When you move a monolithic application into the cloud, it doesn’t have the elasticity, scalability, and resiliency cloud native apps have. Elasticity refers to the ability to quickly expand to meet changing demands for peak usage like on Valentine’s Day when thousands of people order chocolates or flowers from a store that normally receives few orders. Resiliency refers to the ability to recover from failures and continue to function. Cloud native apps are built to give you all those benefits and more.
What is Cloud Native?
Cloud native is a technical and business approach to using the cloud to create business applications quickly and more frequently than ever before. The cloud native approach is about building applications for the cloud using microservices to increase speed to market, respond quickly to business needs by scaling as needed, and integrate the continuous integration and continuous delivery (CI/CD) pipeline. Cloud native apps can be developed in days or weeks as compared to months, the time it often takes to create monolithic apps. Applications built with a cloud native architecture allow developers to make simple changes to them in minutes without ever taking them offline. The apps stay live as developers simply add new functions to them.
Unlike monolithic applications, cloud native apps are built in chunks, or microservices. Each microservice is responsible for doing one thing and doing it well. These independent services could be deployed in containers or as APIs in various places across the internet and communicate with each other. An API, otherwise known as an Application Programming Interface, allows two computers to communicate with each other. For example, a retail site might allow customers to pay with PayPal. When the customer goes to check out and pay with PayPal, it may appear as if he is still on the retailer’s website, but he’s actually communicating with PayPal. The user is none the wiser when he uses an API. So, too, when you go to a Discount Travel website and search for the best hotel and air travel rates, the travel website uses APIs to connect with hundreds of hotels and airlines and comes back to you with a list of the best prices.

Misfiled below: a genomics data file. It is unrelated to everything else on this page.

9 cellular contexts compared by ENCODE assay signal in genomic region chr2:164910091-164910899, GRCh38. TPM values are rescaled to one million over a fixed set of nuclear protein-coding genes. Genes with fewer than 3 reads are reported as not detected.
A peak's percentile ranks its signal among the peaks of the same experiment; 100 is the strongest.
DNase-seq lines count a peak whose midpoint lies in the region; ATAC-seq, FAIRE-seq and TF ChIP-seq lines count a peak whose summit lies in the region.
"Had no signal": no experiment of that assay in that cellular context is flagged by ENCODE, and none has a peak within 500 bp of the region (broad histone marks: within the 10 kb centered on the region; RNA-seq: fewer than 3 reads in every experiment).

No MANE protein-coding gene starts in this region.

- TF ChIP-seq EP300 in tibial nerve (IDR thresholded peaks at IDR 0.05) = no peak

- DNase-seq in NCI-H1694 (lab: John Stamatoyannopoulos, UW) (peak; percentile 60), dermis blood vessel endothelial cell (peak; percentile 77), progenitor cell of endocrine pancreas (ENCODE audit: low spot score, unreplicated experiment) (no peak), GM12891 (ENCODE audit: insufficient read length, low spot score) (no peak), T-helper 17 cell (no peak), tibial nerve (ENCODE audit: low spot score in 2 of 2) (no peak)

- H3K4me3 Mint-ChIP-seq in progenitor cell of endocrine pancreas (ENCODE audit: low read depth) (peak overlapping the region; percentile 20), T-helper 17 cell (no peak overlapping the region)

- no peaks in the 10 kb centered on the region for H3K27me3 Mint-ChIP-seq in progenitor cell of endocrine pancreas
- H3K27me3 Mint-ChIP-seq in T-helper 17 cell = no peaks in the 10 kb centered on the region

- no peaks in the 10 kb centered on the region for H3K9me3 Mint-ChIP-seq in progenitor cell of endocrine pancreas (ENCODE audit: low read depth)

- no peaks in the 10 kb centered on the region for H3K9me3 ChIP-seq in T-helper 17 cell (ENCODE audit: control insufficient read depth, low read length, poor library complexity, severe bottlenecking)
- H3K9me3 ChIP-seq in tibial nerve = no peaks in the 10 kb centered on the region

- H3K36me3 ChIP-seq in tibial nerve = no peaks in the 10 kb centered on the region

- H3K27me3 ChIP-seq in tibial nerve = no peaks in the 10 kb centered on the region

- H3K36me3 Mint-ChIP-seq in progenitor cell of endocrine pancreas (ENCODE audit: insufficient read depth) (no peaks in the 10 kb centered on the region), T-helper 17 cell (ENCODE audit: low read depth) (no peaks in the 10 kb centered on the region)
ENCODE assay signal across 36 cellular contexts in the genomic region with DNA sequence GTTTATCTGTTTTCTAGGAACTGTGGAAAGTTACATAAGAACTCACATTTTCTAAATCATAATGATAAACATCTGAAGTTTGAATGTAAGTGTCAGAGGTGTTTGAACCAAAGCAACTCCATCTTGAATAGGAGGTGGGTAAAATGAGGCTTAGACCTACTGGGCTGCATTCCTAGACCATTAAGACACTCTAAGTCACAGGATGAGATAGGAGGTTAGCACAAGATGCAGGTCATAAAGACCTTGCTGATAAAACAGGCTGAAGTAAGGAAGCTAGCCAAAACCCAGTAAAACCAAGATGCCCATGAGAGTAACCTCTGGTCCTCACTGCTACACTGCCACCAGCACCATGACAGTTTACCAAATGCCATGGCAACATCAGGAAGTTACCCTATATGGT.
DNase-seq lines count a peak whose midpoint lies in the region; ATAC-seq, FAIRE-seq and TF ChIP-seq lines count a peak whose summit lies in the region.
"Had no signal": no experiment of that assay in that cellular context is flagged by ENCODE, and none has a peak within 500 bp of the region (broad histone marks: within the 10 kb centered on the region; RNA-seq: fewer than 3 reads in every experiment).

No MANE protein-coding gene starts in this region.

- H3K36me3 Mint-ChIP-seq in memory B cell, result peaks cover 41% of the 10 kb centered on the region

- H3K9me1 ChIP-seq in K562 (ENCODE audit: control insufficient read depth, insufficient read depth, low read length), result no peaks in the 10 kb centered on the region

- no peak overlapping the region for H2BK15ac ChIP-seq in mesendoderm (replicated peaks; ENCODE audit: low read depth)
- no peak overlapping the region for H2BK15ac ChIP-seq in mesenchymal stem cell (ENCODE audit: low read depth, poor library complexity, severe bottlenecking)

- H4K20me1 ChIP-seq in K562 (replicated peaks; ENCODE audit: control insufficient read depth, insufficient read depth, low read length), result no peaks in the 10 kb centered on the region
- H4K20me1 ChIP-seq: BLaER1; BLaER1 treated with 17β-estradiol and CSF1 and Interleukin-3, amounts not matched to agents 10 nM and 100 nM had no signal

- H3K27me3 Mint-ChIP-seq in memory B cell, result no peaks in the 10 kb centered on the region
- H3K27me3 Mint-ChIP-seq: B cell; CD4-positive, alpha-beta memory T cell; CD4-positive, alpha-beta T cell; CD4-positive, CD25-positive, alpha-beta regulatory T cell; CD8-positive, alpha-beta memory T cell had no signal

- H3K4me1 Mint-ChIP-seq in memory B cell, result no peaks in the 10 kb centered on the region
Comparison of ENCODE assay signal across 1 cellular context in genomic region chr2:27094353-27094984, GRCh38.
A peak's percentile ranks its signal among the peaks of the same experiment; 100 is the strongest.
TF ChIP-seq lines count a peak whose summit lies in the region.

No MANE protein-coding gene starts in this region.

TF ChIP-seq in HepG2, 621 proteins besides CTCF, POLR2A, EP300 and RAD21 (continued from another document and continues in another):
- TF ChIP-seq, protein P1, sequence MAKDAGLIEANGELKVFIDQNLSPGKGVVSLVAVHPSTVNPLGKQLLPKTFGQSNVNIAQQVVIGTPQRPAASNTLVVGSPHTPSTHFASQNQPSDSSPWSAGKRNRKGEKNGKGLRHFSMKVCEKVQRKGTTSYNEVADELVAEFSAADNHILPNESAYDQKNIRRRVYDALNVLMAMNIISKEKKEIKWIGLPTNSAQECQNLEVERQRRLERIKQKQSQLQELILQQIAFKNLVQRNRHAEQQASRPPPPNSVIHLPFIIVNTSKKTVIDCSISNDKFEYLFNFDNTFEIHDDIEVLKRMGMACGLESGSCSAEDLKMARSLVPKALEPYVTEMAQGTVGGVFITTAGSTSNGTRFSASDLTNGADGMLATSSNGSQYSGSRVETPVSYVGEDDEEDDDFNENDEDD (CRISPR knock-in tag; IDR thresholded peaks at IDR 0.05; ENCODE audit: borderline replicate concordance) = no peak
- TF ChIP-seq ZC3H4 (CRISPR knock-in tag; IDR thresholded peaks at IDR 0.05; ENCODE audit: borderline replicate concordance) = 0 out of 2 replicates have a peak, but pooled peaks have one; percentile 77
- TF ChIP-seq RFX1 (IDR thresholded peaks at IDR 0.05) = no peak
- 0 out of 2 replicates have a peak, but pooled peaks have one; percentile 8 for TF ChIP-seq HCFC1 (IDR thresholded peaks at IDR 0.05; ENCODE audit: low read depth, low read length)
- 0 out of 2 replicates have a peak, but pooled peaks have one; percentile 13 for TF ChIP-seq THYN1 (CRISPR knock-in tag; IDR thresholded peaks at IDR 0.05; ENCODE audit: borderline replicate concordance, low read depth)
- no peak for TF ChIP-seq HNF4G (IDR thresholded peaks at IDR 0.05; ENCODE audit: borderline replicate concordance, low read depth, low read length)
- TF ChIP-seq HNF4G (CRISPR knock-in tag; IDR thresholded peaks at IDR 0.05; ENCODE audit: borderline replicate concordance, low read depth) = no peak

Most microservices are typically housed in a container. For example, a customer application for an online retailer could be composed of three microservices — an ordering function, a payment function, and a shipping function — each in its own separate container, running independently. There are normally numerous instances of each container, so if one goes down, users don’t even notice it as another instance of that service takes over. Companies can continually improve their applications by just including more microservices.
Why Cloud Native Matters
Taking a cloud native approach to developing applications—adopting a microservices architecture embracing the cloud and DevOps concepts — is the key to unlocking all advantages of the cloud. But most companies lack the skills it takes to do that. In this rapidly changing digital transformation landscape, Gartner finds that 70% of employees realize they don’t have mastery of the skills they need to do their jobs.
ExitCertified can help you select and execute IT training courses for all your needs, including emerging open-source technologies, to help teams rapidly acquire new skills and optimize business results.